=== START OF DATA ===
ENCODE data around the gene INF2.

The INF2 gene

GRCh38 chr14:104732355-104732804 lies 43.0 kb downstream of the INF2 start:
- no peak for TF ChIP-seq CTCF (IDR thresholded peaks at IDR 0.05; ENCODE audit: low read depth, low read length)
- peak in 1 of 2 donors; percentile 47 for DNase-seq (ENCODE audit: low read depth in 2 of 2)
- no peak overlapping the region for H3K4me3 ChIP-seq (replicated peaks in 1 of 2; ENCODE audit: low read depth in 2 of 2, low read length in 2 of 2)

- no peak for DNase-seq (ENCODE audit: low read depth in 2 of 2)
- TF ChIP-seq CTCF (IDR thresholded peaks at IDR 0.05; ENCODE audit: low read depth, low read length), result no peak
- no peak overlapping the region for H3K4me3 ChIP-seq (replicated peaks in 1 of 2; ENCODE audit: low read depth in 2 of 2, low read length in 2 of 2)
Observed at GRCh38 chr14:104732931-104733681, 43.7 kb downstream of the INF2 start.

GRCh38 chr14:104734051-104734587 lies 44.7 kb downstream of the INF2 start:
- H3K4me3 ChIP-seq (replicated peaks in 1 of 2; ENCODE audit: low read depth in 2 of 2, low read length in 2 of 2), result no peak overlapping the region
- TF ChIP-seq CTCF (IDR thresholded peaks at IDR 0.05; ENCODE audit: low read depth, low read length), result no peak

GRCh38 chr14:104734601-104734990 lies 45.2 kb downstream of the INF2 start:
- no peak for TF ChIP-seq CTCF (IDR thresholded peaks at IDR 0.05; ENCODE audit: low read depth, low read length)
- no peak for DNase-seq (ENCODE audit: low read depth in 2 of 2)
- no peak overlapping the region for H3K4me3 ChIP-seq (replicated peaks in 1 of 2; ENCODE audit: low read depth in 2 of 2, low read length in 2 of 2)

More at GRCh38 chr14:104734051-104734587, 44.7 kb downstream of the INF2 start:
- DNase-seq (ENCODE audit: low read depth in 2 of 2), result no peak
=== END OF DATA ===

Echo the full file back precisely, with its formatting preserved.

ENCODE data around the gene INF2.

The INF2 gene

GRCh38 chr14:104732355-104732804 lies 43.0 kb downstream of the INF2 start:
- no peak for TF ChIP-seq CTCF (IDR thresholded peaks at IDR 0.05; ENCODE audit: low read depth, low read length)
- peak in 1 of 2 donors; percentile 47 for DNase-seq (ENCODE audit: low read depth in 2 of 2)
- no peak overlapping the region for H3K4me3 ChIP-seq (replicated peaks in 1 of 2; ENCODE audit: low read depth in 2 of 2, low read length in 2 of 2)

- no peak for DNase-seq (ENCODE audit: low read depth in 2 of 2)
- TF ChIP-seq CTCF (IDR thresholded peaks at IDR 0.05; ENCODE audit: low read depth, low read length), result no peak
- no peak overlapping the region for H3K4me3 ChIP-seq (replicated peaks in 1 of 2; ENCODE audit: low read depth in 2 of 2, low read length in 2 of 2)
Observed at GRCh38 chr14:104732931-104733681, 43.7 kb downstream of the INF2 start.

GRCh38 chr14:104734051-104734587 lies 44.7 kb downstream of the INF2 start:
- H3K4me3 ChIP-seq (replicated peaks in 1 of 2; ENCODE audit: low read depth in 2 of 2, low read length in 2 of 2), result no peak overlapping the region
- TF ChIP-seq CTCF (IDR thresholded peaks at IDR 0.05; ENCODE audit: low read depth, low read length), result no peak

GRCh38 chr14:104734601-104734990 lies 45.2 kb downstream of the INF2 start:
- no peak for TF ChIP-seq CTCF (IDR thresholded peaks at IDR 0.05; ENCODE audit: low read depth, low read length)
- no peak for DNase-seq (ENCODE audit: low read depth in 2 of 2)
- no peak overlapping the region for H3K4me3 ChIP-seq (replicated peaks in 1 of 2; ENCODE audit: low read depth in 2 of 2, low read length in 2 of 2)

More at GRCh38 chr14:104734051-104734587, 44.7 kb downstream of the INF2 start:
- DNase-seq (ENCODE audit: low read depth in 2 of 2), result no peak